Baseball may still be a big business, maybe bigger than ever. Attendance may be better then ever. But in terms of what the game, and the stars who play it, and their place/standing in society today, it is not the same, it is diminished, and the All Star Game is a reminder of that, in how it has become more and more meaningless.
When I was a kid, in the early sixties, all my heros were baseball players, and that was true for all my friends as well. We had the baseball cards of all the top players. Of course the top player on your own team was a hero, like Banks, but so also the top players in the game on other teams, like McCovey, Perez, etc. We memorized the stats and info on the back of all the cards, and we traded them with the zeal and intensity and seriousness of Wall Street traders. Because those cards were among our most prized possesions
The All Star game was big, because the Baseball stars, heros, to most boys between 8 and 12, were big. Basketball was not a big sport yet, Football was becoming more popular, but it was more a mans game. Baseball was a Boys game, and a father and son game, and the top players were truely heros to the sons.
That was why the game was big and was watched. To see the Stars, the heros, you normally could not watch on your hometown TV because they were in another TV market, and to watch them all gathered together in one place, in one game, going up against each other. It was the biggest baseball event of the year for a 10 year old!
It was of course an exhibition game then too, and the players did not take the "actual game" all that seriously, though there was sort of this myth that the game was important to the players in terms of who won/lost, and as an 8 year old, I did believe that mythology. Now I know the All Star game was always more like pro wrestling. But it was a big game for the players for the national publicity, the hero worship, etc.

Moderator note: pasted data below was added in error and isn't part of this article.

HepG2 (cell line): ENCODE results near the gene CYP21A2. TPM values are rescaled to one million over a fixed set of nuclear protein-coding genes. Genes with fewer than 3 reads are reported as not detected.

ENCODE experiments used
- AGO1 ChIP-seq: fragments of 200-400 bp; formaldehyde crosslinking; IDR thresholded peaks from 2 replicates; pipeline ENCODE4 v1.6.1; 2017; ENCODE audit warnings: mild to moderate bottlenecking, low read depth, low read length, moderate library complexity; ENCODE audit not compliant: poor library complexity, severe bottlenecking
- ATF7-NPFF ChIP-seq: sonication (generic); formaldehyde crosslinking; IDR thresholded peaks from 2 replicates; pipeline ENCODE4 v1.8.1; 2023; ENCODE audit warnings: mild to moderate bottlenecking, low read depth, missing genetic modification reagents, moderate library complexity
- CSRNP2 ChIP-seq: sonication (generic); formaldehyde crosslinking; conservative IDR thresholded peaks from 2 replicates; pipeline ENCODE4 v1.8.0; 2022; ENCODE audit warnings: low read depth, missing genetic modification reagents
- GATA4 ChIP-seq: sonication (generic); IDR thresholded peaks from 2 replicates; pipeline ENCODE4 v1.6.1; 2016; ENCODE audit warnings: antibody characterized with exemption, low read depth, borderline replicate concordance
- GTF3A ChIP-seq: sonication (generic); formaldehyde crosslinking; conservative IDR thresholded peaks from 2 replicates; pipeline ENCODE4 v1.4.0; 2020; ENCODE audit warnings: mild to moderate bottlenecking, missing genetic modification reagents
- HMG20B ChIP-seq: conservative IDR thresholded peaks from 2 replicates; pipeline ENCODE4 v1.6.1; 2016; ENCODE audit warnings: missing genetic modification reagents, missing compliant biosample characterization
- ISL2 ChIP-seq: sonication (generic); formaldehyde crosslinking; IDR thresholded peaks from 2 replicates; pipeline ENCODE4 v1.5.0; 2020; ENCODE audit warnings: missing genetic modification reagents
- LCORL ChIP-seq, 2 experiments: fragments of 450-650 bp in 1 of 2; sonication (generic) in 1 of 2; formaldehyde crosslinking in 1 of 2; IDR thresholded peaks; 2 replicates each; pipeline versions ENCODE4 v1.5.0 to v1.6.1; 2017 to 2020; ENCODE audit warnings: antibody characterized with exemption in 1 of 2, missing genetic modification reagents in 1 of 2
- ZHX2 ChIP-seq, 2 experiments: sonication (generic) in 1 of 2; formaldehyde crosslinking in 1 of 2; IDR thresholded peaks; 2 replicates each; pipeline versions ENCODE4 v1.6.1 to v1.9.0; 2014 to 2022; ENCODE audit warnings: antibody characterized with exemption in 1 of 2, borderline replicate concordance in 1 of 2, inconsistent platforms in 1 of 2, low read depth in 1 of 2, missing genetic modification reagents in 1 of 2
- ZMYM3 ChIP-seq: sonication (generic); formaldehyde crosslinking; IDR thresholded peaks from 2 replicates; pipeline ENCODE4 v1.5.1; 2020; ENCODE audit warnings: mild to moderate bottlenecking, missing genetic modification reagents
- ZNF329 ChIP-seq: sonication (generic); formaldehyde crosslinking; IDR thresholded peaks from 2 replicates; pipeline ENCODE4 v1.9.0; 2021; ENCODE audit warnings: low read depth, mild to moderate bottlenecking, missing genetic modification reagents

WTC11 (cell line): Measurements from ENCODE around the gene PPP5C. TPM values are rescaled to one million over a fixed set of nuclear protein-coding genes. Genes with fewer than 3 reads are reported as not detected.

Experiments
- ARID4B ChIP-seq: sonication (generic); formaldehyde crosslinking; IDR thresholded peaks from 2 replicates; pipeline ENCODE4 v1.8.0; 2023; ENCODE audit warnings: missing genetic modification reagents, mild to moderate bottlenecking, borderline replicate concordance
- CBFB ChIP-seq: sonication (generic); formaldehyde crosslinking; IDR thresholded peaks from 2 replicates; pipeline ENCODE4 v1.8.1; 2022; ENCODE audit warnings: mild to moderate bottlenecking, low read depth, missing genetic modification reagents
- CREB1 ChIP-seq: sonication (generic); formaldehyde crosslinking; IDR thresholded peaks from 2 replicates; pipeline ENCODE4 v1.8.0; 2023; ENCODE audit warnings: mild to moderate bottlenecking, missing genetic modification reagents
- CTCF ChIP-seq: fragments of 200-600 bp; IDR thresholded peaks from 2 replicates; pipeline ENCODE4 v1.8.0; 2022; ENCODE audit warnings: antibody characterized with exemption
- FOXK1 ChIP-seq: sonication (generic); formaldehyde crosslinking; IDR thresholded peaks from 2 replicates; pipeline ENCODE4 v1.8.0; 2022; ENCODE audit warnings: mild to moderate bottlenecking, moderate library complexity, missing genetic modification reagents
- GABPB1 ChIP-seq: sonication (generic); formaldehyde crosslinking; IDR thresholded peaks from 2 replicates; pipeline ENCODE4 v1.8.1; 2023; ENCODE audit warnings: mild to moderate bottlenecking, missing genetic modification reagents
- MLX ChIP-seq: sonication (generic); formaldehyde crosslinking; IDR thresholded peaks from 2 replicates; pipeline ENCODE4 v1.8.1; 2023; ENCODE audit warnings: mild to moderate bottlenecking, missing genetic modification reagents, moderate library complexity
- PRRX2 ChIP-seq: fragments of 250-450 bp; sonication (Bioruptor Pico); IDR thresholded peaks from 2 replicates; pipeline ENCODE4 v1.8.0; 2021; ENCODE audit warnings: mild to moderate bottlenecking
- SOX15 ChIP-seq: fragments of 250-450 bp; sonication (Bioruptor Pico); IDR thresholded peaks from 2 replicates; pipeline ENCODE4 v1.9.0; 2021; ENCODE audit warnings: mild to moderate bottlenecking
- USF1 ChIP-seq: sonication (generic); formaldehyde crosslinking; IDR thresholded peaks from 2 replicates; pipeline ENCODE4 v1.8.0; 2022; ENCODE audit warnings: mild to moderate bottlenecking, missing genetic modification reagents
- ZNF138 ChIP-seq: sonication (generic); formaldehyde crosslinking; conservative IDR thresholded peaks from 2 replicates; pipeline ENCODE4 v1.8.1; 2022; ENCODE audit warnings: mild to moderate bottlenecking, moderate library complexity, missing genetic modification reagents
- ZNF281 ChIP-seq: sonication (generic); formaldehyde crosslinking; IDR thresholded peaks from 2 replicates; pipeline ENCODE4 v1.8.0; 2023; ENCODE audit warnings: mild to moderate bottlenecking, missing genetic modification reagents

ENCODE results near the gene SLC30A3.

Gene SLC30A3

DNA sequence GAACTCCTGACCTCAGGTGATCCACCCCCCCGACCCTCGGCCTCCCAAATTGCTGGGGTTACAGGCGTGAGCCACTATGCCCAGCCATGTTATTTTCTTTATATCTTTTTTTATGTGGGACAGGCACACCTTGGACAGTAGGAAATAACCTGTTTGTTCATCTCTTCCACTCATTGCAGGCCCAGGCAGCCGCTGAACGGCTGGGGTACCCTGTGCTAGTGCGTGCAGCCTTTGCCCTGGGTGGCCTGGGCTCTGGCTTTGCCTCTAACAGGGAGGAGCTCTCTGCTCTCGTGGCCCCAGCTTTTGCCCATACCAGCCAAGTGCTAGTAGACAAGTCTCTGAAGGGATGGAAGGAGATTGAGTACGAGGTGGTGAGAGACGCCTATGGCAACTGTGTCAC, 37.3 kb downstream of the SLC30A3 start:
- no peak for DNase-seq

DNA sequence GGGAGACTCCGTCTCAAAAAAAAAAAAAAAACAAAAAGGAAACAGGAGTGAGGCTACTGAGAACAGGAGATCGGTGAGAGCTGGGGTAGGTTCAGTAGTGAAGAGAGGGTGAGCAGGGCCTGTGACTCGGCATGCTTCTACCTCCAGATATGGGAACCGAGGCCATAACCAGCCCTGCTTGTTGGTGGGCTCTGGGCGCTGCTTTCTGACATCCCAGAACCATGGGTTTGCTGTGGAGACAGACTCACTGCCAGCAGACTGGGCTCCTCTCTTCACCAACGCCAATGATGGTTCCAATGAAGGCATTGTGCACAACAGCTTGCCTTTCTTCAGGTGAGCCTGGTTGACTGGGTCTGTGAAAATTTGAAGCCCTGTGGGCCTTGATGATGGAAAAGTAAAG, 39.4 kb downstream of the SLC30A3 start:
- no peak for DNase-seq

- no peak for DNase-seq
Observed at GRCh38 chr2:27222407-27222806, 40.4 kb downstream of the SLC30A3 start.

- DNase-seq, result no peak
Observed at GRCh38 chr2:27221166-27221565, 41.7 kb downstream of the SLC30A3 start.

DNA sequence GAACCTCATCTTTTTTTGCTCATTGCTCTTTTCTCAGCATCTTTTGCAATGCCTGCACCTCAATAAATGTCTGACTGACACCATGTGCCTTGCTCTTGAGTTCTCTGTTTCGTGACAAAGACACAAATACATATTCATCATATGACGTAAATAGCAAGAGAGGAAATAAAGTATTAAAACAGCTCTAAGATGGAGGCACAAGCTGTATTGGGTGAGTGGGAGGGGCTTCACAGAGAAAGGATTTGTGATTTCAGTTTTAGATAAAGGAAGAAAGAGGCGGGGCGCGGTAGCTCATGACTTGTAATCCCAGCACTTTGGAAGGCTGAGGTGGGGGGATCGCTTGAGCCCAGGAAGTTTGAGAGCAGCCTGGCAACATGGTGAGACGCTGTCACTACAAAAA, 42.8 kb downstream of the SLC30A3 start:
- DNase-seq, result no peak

Today, I have an 8 year old, and he cares very little for baseball. Nor do his friends care. They don't have Baseball cards. None of the boys in his class have them. They have pokemon cards, dungeon dragon type, cards, etc. They have heros who are characters on video games, etc.
Times have changed. Baseball has changed. Steroids, huge money, 10+ games from across the country on DirecTV every night, the loss of heros for boys, and also for fathers still trying/wanting to believe the myth from their childhood.
Yea, the All Star game means very little any more. I have not watched it for over 30 years. I am sure the TV ratings are not good. But it is not because of Bud Light Selig, or Interleague play. It is because my son and millions more boys like him, don't care about baseball today, or about it's stars, the way my friends and I did 40+ years ago. Rock stars maybe. Video game and movie heros definitely.
but Albert Pujols? My son does not know who Albert Pujols is. And he does not care who he is.
That is why the All Star game is becoming meaningless.